The Protection of Information Bill and Access to Information in South Africa: An Informetric Study of the Media Coverage
Increased prominence and repetition of names of people, issues and organisations through media coverage have the potential to raise public recognition and attitudes towards the subject. The issues regarding access to, and protection of, information are no exception. Massive media coverage of these subjects can increase the public knowledge and raise awareness on the subject of access to, and protection of, information. The purpose of this study is to analyse in a qualitative and quantitative manner, the national print media coverage of legislative issues relating to the access to, and protection of, information in South Africa between 1981 and 2011. The study extracted data from the South African Media database, which is one of the databases hosted by SABINET (South AfricanBibliographic and Information Network). Adopting an advanced search strategy of combining various search terms resulted in a total of 392 articles which were analyzed using different analytical tools and computer software to obtain frequencies of occurrences of the most common title words, subject terms, and subject categories. Other variables that were analyzed included the most productive newspaper (media). The trend of media coverage of information protection and access (including the media bill) were also investigated in the study. Preliminary findings suggest that the media coverage of the protection of, and access to, information during the period under study was very high. The study concludes by arguing that the 2010 Information Protection Bill has received massive coverage due to the fact that it has a negative impact on the work of the journalists and the information society, in general. Conclusions and recommendations for further research are offered.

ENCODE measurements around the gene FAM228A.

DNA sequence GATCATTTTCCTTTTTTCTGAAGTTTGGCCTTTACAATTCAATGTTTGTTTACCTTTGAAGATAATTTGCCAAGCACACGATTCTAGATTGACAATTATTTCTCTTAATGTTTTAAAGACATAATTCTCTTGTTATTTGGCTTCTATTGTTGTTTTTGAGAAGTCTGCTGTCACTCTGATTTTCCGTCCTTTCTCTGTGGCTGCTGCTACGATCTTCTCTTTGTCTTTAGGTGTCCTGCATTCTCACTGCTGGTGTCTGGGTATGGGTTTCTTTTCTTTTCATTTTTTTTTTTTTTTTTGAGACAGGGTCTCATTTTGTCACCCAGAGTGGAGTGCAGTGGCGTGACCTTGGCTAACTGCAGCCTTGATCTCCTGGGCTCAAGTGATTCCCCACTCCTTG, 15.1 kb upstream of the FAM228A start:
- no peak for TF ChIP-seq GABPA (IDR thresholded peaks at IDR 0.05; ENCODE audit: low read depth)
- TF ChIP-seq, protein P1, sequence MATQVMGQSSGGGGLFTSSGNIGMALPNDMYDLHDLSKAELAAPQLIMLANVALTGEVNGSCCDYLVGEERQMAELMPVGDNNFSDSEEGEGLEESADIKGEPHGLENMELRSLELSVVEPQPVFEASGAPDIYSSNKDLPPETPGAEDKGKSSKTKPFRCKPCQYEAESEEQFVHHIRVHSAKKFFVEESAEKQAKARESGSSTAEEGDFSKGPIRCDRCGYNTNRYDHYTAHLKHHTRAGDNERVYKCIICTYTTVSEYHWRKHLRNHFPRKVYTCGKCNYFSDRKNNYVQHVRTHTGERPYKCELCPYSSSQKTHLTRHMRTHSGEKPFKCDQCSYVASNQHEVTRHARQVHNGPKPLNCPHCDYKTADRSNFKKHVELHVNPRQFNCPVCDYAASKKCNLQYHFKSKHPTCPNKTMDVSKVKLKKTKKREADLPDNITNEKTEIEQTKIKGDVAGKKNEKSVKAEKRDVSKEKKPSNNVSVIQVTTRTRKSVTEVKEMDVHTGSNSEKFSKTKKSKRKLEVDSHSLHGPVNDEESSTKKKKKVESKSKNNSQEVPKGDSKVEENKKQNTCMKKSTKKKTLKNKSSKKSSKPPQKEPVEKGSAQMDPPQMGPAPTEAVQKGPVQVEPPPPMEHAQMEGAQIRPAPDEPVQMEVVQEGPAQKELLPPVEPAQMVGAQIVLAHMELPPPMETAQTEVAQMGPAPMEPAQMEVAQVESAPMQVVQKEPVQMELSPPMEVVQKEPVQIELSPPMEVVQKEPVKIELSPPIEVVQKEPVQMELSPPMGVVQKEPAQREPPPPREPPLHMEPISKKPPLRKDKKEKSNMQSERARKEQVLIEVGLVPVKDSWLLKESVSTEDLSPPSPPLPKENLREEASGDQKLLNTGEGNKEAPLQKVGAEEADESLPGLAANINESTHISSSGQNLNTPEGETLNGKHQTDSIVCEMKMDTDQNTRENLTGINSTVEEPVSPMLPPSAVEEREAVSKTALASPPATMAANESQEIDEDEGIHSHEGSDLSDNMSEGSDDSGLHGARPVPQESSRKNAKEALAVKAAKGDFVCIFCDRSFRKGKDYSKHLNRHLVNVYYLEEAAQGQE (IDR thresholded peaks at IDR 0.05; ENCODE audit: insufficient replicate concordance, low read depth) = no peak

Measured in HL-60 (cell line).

Keywords: Protection of Information, Access to Information, Freedom of Information, Media Bill, Privacy, South Africa, Print Media, Informetrics